WASHINGTON — The tax deal struck by President Obama and congressional Republicans essentially gives Americans a pay raise – pumping money into the economy almost immediately and probably creating hundreds of thousands of jobs over the next two years, economists say.

The compromise already has economists raising their forecasts for growth next year, mainly because it includes a surprising one-year cut in Social Security taxes. The amount of that cut – 2 percent of pay for most American workers — instantly becomes more take-home money. Critics complain that the deal would further swell the $1.3 trillion federal budget deficit.

Two central parts of the agreement extend income-tax cuts that would have expired Dec. 31 and renew benefits for the long-term unemployed. Those were both expected. But they still give a psychological boost to shoppers in the midst of the holiday shopping season.

REASSURANCE AND INCENTIVE

The certainty that income-tax cuts will now remain for at least another year could also reassure Americans and businesses to spend more in 2011 and help rejuvenate the still-sluggish economy.

“It will ensure the economic recovery evolves into a self-sustaining economic expansion,” said Mark Zandi, economist at Moody’s Analytics. “Prior to this, I was less sure of that.”

Zandi noted that the plan doesn’t only put more money in people’s pockets. It also gives businesses more incentives to invest by increasing tax write-offs for new equipment. Zandi has raised his forecast for economic growth next year from 2.7 percent to 4 percent. Economists at JPMorgan Chase have raised theirs from 3 percent to 3.5 percent.

Their old projections had assumed that Congress would approve only an extension of the income-tax cuts Congress enacted in 2001 and 2003.

“It will make a real difference in the lives of the people who sent us here,” Obama said Tuesday at a news conference in which he defended concessions he made to Republicans as part of the tax-cut compromise.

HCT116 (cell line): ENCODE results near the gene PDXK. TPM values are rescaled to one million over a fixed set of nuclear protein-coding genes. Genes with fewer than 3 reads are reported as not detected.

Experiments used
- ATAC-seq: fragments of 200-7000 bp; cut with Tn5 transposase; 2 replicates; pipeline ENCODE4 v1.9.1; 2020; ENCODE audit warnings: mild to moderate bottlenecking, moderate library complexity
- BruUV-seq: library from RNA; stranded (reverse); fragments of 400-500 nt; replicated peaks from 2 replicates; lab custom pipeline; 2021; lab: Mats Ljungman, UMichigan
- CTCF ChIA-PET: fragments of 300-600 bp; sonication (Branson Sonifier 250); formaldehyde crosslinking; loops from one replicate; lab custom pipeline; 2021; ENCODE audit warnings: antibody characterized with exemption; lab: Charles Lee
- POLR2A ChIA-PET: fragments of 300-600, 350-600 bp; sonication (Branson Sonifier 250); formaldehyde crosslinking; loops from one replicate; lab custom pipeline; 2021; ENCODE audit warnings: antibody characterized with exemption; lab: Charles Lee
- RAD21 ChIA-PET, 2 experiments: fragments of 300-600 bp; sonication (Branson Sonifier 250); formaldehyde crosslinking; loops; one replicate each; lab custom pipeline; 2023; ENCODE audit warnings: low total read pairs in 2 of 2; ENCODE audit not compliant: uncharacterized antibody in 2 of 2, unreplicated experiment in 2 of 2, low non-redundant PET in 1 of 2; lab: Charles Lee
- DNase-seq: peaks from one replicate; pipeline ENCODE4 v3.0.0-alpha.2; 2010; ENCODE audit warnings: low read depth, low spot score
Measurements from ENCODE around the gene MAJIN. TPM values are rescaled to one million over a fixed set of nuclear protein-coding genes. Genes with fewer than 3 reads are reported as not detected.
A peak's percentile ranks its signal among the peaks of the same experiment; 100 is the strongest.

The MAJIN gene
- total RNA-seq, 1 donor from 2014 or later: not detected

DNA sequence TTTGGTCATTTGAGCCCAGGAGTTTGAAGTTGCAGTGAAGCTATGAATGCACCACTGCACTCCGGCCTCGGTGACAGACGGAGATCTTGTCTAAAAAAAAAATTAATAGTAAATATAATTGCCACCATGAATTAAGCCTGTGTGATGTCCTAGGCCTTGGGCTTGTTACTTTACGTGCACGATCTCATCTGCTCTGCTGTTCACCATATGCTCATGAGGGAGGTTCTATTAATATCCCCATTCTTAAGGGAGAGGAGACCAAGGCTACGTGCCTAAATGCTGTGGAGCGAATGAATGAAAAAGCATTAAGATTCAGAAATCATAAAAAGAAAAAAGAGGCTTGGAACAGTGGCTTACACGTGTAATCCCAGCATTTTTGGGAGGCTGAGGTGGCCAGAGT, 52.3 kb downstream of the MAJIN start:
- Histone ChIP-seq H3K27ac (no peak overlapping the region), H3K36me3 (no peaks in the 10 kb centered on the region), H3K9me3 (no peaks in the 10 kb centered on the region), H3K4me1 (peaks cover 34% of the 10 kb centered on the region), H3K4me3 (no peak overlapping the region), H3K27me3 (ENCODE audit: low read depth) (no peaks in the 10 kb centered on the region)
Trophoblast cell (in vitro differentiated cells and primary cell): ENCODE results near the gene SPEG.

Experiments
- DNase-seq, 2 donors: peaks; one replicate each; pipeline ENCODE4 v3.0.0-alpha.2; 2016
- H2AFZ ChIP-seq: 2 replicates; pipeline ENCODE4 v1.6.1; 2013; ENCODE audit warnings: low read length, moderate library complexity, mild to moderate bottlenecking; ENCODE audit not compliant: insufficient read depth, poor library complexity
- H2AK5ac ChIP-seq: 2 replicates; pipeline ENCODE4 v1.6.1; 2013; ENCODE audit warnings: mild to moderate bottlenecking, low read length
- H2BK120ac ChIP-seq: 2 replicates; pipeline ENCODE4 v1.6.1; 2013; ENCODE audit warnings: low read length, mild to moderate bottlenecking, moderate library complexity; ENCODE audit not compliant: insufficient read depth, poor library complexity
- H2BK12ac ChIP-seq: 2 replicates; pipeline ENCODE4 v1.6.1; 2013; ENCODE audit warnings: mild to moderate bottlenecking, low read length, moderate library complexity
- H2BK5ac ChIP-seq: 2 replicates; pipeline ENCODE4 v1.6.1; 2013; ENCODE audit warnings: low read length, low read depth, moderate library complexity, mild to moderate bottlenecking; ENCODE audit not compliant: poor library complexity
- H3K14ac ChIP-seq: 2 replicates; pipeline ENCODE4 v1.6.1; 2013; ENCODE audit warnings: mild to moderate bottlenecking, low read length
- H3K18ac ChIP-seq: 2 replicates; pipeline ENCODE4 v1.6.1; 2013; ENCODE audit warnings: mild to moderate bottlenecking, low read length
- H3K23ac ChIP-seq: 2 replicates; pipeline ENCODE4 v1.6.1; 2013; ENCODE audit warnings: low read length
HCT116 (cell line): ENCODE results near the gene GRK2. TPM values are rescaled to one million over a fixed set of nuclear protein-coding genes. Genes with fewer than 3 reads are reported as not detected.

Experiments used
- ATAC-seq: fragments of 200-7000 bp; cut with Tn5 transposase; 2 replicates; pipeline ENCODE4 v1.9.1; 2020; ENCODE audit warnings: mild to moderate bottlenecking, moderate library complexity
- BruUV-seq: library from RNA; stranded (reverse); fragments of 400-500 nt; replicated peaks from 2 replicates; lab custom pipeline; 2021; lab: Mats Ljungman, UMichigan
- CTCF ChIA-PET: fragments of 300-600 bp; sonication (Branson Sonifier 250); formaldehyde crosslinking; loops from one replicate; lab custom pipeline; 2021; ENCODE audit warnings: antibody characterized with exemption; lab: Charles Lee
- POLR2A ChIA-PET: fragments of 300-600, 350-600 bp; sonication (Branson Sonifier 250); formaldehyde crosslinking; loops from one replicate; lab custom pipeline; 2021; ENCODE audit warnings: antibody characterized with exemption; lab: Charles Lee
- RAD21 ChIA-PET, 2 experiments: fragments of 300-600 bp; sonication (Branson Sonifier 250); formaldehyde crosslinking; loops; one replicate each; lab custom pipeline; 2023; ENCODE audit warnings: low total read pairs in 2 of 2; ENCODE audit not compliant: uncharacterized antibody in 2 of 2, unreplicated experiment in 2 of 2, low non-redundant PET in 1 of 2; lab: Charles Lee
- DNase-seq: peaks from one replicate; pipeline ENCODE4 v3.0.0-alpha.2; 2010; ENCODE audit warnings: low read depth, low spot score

Under the deal, the president and the GOP agreed to extend benefits for the long-term unemployed for 13 more months. Up to 2 million unemployed people would have run out of benefits by year’s end.

Economists note that cutting Social Security taxes and extending unemployment benefits are among the most effective ways that policymakers can energize the economy. Both steps free up more cash for low- and moderate-income families who are most likely to spend it.

JOB CREATION FORECAST

Economists at Deutsche Bank say the Social Security tax cut alone would increase economic growth by 0.7 percent next year. The Center for American Progress, a liberal think tank, estimates that it would create 720,000 jobs within two years.

On long-term unemployment aid, the Labor Department says every $1 spent generates $2 in economic growth. The Center for American Progress predicts that extending those benefits through next year will generate or save 520,000 jobs.

The White House and Republicans also agreed to extend tax breaks to low-income families. And businesses will be able to write off 100 percent of their investments in equipment next year, up from 50 percent.

The deal also limits the estate tax to 35 percent of estates on any value above $5 million. Obama had wanted to impose a 45 percent tax on estates starting at $3.5 million. Michael Linden, a tax policy specialist at the Center for American Progress estimates only about 3,200 estates a year would have to pay estate taxes under the plan.

“People at the top will receive a much, much larger per-person benefit” from the tax plan, he said.

FEARS OF INFLATION, SPECULATION

The deal should also ease both political and economic pressure on the Federal Reserve and its embattled chairman, Ben Bernanke.

Last month, Bernanke pushed the Fed to start buying $600 billion in government bonds to try to help stimulate the economy. That decision came under fire from Republican leaders on Capitol Hill. Some said they feared the Fed’s action will spur inflation and lead to speculative buying on Wall Street.

Bernanke acted at a time when Congress seemed unlikely to approve any new stimulus money for the economy. But the new agreement, especially the Social Security tax cut, amounts to a stimulus by another name.